A Commentary on the Dutch election results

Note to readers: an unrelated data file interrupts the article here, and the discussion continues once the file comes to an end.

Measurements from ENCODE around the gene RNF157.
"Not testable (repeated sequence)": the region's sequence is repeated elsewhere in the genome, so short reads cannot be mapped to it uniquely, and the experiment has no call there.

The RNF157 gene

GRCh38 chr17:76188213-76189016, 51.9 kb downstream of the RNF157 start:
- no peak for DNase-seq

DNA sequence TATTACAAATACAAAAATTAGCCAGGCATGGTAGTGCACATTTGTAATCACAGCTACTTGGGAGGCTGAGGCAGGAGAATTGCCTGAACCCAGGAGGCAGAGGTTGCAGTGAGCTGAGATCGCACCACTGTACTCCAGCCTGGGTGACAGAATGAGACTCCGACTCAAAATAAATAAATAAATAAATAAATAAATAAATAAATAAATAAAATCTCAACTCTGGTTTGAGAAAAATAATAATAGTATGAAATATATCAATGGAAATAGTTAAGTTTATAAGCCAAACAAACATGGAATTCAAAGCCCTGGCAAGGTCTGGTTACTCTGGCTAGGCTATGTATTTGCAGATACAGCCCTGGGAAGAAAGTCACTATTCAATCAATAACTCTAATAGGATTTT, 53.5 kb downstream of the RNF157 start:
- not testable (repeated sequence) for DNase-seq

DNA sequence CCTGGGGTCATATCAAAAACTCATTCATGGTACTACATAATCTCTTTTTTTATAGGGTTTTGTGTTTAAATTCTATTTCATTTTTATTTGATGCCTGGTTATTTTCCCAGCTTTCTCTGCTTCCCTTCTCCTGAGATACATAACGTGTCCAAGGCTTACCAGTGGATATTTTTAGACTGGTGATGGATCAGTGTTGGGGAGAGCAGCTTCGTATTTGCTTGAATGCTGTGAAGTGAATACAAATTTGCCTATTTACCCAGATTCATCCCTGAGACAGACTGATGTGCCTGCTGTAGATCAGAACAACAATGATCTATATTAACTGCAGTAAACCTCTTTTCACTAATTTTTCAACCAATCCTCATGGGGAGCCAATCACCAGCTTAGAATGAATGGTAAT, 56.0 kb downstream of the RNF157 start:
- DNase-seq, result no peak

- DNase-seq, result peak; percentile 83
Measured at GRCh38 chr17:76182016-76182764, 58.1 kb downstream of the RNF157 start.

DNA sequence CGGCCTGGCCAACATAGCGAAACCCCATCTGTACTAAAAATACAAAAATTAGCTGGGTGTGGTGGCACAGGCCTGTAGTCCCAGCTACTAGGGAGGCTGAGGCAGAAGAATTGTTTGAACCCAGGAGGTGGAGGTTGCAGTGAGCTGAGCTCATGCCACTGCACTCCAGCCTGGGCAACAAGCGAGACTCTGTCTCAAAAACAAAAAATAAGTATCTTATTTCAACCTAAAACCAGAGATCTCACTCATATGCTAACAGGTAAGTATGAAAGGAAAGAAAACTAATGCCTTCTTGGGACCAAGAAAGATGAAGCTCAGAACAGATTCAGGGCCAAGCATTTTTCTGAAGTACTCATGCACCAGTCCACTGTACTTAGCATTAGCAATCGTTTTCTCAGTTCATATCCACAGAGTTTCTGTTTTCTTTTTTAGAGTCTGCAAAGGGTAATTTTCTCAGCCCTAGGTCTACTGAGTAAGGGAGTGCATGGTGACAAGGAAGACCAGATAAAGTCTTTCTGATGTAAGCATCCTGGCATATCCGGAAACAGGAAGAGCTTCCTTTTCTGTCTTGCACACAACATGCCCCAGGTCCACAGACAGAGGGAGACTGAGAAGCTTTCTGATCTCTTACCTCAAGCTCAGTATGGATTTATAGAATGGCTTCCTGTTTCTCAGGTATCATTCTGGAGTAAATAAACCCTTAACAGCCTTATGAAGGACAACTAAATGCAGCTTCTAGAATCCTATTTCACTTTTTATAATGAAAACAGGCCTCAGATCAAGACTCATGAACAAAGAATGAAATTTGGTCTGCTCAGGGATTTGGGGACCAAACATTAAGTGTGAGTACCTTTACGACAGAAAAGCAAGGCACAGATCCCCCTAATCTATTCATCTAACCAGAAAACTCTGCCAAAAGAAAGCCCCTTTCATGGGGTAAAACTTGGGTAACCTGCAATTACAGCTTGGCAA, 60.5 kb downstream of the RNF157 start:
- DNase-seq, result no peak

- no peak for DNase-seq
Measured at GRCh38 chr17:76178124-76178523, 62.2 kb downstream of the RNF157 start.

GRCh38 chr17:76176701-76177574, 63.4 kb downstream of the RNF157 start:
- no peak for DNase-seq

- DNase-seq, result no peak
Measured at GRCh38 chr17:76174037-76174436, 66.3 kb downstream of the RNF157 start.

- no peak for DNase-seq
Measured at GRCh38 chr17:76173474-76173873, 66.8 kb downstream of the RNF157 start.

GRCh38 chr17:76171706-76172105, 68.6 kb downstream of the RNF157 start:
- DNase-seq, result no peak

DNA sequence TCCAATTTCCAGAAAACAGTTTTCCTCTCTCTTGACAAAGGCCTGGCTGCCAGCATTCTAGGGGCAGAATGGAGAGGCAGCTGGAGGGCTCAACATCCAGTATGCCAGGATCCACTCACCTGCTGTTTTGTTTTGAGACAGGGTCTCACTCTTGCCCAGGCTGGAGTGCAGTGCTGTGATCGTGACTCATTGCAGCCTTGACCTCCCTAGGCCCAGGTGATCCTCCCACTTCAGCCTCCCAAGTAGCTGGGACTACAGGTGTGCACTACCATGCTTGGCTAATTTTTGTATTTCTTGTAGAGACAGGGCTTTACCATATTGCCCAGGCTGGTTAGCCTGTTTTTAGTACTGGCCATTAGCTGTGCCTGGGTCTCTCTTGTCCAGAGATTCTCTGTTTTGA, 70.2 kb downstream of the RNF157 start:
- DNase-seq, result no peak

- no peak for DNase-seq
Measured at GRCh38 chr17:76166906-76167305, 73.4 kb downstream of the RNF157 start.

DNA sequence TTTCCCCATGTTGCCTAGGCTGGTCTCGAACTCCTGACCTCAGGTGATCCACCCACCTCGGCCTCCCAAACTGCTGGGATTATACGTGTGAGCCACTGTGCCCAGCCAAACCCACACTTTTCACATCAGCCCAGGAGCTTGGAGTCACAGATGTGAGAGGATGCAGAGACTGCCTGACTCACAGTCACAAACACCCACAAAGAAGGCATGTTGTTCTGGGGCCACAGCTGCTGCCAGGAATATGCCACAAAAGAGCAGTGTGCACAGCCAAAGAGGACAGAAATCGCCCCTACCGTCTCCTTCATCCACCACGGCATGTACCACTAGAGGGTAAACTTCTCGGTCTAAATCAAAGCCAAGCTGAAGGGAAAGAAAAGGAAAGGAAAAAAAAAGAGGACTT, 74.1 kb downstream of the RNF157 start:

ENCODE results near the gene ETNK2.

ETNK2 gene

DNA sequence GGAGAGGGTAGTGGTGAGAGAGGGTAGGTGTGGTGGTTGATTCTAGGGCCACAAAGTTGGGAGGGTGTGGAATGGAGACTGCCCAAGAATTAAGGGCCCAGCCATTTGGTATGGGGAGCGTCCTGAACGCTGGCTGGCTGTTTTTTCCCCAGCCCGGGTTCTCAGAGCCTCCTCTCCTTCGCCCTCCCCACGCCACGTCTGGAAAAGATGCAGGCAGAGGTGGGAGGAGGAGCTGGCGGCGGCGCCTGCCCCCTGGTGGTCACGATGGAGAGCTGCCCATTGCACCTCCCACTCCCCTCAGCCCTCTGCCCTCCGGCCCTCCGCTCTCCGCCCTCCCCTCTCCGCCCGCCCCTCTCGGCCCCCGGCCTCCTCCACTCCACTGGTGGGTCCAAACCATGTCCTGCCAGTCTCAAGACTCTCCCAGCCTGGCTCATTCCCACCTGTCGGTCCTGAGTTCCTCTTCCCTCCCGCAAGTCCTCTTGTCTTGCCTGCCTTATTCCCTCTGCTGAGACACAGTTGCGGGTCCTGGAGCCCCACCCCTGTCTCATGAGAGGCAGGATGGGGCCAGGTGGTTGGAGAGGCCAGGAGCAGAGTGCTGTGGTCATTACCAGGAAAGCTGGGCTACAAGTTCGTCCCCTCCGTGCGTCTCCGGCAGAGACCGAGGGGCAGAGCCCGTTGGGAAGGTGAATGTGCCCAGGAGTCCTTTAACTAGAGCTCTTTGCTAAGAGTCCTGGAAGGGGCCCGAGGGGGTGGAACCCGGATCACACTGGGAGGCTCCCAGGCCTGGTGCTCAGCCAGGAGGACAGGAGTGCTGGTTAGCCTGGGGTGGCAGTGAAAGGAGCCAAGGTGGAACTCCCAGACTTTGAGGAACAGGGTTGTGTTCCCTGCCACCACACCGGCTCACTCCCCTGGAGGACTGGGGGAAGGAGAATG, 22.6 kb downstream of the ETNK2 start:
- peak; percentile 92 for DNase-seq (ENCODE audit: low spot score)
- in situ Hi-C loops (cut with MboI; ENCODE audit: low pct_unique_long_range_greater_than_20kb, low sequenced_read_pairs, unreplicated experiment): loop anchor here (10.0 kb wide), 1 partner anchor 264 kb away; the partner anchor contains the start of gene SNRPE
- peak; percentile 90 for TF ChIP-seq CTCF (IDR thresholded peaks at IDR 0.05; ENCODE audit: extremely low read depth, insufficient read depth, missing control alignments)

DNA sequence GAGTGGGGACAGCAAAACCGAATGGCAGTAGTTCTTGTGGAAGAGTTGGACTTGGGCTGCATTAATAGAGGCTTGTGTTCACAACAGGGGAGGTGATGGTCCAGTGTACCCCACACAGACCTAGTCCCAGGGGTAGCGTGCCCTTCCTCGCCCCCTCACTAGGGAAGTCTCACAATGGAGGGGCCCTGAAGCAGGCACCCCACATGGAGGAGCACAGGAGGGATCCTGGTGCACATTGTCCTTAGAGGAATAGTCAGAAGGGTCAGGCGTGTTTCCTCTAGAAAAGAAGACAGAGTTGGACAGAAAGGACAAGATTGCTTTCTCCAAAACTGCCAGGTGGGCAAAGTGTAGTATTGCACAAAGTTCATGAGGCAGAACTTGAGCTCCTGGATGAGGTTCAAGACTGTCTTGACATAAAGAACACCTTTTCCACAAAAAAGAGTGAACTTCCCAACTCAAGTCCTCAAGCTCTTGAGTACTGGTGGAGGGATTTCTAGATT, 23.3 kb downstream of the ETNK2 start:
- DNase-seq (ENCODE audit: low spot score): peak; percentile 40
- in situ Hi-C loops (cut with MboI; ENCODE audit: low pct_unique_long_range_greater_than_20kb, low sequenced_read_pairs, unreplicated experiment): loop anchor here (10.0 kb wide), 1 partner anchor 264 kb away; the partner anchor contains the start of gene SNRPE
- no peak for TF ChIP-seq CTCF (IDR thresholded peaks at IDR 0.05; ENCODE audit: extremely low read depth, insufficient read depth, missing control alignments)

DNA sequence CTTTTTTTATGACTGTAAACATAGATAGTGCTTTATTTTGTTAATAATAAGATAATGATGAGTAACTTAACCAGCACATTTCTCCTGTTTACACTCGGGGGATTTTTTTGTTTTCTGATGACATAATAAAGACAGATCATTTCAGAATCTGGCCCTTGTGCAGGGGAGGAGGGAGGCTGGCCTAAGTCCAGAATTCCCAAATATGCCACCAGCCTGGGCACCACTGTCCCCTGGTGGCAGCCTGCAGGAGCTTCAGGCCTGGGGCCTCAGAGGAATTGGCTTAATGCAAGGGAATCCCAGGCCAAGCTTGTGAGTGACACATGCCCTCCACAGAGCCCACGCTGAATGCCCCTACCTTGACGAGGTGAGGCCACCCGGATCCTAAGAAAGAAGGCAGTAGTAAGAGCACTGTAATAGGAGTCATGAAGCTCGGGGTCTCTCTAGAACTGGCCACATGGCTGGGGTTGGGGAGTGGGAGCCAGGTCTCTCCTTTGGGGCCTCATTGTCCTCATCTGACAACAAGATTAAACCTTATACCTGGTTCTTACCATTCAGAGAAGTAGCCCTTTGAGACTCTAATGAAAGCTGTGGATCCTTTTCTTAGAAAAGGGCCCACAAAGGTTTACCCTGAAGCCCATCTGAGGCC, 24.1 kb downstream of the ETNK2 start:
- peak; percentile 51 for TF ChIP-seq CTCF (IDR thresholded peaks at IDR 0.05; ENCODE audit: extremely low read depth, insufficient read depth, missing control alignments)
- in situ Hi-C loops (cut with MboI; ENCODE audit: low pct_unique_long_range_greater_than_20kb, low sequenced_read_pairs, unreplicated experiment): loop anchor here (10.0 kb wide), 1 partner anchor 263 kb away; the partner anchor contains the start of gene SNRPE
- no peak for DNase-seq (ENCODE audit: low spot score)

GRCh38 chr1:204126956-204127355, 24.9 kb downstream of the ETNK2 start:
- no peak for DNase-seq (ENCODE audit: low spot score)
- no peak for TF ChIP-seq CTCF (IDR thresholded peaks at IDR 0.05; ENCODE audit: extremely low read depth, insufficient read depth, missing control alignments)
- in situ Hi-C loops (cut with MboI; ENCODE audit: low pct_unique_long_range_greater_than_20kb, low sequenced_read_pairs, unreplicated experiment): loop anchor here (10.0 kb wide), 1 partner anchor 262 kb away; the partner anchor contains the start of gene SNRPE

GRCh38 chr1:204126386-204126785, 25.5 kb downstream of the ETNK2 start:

As a Dutchman, few things are more tiresome than to have to explain the workings of our political system to outsiders used to less democratic systems with three or just two parties. It is understandable enough that a proliferation of viewpoints, embodied in different parties, can be confusing: as many as ten parties at any time may hold seats in our parliament. Nonetheless, the very fact shows the clear and substantial benefits of proportional representation, which this election once again underlines. No voting threshold means that smaller parties on the basis of strong ideas, but with less overall popularity, have a small representation which allows them to exercise ideological pressure on the larger parties – as exemplified by the PvdD, the only ‘deep green’ party in any country’s parliament in the world. Since animals and the environment have no vote, this party can represent something of an interest that in the larger scheme of things would not be heard. Similarly, since there is no district system, there is no gerrymandering, there are no ‘strategic votes’ (unless one considers the Prime Ministerial position to be the most important issue, which few do), and most importantly, every vote actually counts. In the elections for Westminster in the United Kingdom as many as 70% of all votes are routinely wasted because of the first past the post system, and turnout in countries with such systems is therefore also notably lower (except for Australia, which has compulsory voting). The diffusion of the vote is sometimes seen as a problem, because it demands much of the difficult process of coalition-making. Yet at the same time the greater precision in preferences enabled by this system allows many different coalitions to express more precisely different combinations and nuances of political ideas and ideologies that would otherwise be swamped under major polarisations of ‘left’ versus ‘right’ or ‘liberal’ versus ‘conservative’. Finally, the argument of instability of government is not much of an argument either: having elections held more often in fact increases the influence of popular opinion on the course of government, which is why the US House of Representatives is voted every two years, for example. In an age in which all modern countries are by necessity ruled by bureaucracies from day to day, the supposed ‘instability’ therefore is imaginary. Belgium was for half a year ruled by no federal government at all, and yet not a single Belgian noticed any particular collapse in the functioning of social relations or governmental daily life. The only ‘instability’ is that of the possibility of different ideologies to work together, and it is fitting that if a clash of that kind occurs, the voters have a say in which course is the right one. Continue reading “A Commentary on the Dutch election results”